A global labor crunch, already being felt by some employers, appears to have intensified in recent months. That's in spite of widely publicized layoffs, including Citigroup's (C ) plans to shed as many as 15,000 staffers. In fact, U.S. unemployment remains low--just 4.5% in February--and even companies in countries with higher jobless rates are feeling pinched. "It's not just a U.S. phenomenon," says Jeffrey A. Joerres, CEO of Manpower Inc., the staffing agency. On Mar. 29, Manpower was to release the results of a survey of nearly 37,000 employers in 27 countries. The study found that 41% of them are having trouble hiring the people they need.
What's going on here? With global growth running at a strong 5% a year since 2004, the strategies that companies developed to hold down labor costs--including offshoring work to low-wage countries--are running out of gas far sooner than many expected. The seemingly inexhaustible pools of cheap labor from China, India, and elsewhere are drying up as demand outstrips the supply of people with the needed skills. "Companies were hoping they wouldn't have to worry about human resources at all," says Peter Cappelli, director of the Center for Human Resources at the University of Pennsylvania's Wharton School. "Now they do."
Corporations are determined to keep labor costs under control, so they're reaching deeper into their bag of tricks. Some are doing more in-house training so they don't have to recruit pricey talent on the open market. Some are lowering their standards for new hires or moving operations to virgin territories other outsourcers haven't discovered, such as the Belarusian capital, Minsk, or smaller cities in Bulgaria and Romania.
Basically, what it means for the US is that Wal-Mart won't be able to keep selling those imports from China at extremely low prices forever. Ironically, outsourcing work to other nations may be a strategy that kills itself as all the businesses manage to do is increase wages world-wide. That's a nice outcome, but I'm still for legislation that would make it impossible for anyone to participate in the American market unless their employees were paid a minimum wage.
Anyway, to get back to the subject at hand. How can there be a shortage if there's a surplus of people? And to be sure, there is a surplus of people, here in the US, in China, India, and most countries worldwide (with a few exceptions like the graying populations of Europe and Japan). Or if we eliminate political borders, there's far more people than there are jobs, so how could there be any shortage anywhere?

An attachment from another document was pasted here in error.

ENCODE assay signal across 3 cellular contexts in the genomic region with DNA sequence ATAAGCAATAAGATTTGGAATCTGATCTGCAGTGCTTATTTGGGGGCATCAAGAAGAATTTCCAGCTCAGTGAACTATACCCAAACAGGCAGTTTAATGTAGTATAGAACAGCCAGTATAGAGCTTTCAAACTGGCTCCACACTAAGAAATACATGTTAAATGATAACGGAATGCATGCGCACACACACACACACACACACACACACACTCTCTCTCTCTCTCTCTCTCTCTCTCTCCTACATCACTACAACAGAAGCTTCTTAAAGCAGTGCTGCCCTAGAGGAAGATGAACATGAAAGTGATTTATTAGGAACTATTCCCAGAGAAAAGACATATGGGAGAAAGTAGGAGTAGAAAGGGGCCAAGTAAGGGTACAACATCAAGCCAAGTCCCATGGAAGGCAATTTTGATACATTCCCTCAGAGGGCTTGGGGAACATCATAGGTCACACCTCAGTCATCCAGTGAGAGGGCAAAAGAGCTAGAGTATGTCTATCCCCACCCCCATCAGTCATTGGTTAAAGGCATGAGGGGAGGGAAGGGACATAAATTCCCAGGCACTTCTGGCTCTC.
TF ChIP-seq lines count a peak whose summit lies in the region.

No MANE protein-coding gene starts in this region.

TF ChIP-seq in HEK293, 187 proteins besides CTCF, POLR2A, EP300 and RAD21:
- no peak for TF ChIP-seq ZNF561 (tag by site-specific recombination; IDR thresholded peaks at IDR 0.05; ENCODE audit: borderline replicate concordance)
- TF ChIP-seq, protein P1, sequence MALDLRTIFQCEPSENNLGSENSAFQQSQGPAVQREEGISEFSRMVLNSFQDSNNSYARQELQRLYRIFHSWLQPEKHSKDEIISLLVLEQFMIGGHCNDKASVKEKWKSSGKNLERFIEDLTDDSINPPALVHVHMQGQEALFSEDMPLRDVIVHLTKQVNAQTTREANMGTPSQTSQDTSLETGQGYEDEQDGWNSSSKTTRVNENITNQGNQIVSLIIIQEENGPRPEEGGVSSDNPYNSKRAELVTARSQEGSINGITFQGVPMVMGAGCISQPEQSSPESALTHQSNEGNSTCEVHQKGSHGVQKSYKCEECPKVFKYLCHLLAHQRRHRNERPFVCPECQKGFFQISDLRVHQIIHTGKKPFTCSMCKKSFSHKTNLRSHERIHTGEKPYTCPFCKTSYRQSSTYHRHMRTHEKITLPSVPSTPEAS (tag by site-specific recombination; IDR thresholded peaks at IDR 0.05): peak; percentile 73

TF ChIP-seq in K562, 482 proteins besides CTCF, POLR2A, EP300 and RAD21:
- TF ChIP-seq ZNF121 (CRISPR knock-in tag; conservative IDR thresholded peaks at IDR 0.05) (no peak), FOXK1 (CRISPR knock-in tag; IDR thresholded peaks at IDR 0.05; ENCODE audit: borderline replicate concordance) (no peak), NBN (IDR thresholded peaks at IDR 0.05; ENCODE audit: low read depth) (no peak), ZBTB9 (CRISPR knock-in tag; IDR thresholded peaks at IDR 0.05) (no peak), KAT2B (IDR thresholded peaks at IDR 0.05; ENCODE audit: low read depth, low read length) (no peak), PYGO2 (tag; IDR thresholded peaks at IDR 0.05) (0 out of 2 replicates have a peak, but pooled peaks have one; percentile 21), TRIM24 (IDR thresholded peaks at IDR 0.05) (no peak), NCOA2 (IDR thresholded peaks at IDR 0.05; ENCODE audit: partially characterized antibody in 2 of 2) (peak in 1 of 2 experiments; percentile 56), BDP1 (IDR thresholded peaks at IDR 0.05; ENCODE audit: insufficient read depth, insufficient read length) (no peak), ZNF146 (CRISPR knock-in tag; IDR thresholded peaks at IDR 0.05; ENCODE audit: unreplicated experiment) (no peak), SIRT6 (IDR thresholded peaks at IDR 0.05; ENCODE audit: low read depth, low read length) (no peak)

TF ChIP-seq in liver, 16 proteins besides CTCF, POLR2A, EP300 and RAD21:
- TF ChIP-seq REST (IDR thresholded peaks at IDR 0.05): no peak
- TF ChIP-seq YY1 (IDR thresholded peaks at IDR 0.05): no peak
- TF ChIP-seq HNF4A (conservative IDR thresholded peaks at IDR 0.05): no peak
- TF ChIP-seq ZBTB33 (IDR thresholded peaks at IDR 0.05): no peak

But try telling that to employers whose workforce strategies, developed for a period of surplus labor, don't fit the new realities. The challenge is finding people who can do the jobs on offer. Manufacturers in Japan are suffering a lack of skilled workers because of the country's aging population as well as downsizing during the 1990s. "Now they're paying the price for not developing human resources," says Hisashi Yamada, an economist at the Japanese Research Institute in Tokyo.
Cost-conscious employers around the world are fighting to hold the line on labor. In Japan, the core rate of inflation in January was precisely zero, in part because corporations are keeping wage increases to a minimum. Instead, Japanese businesses are going with other gambits, such as hiring temps full-time, increasing mechanization, offshoring work, and rehiring retirees. Toyota Motor Corp. (TM ), for instance, is asking some workers over 60 to delay their retirement for a year or more. In Europe, Swiss staffing company Adecco (ADO ) is teaching Polish carpenters to speak Norwegian so they can fill construction jobs in Oslo.
Eventually of course, all you've done is created skilled laborers who can move on to other jobs and who you'll either have to pay more to keep or let go and suffer a shortage again. This is kind of a lesson in how a free market both is and isn't free. Obviously the big corporations do all they can to hold down wages. Usually they're more successful at that than labor is at pushing wages up. Economists who look at things globally say that labor here is the same as labor there, so all corporations are doing my moving jobs overseas is moving money overseas. The problem is that those people overseas don't have the protections the law affords us here in the states, meaning businesses aren't constrained to the same rules in all places at all times. For the market to operate freely, either there can be no protections anywhere or there must be protections everywhere. I'd prefer that all workers have the same rights as we do here in the US.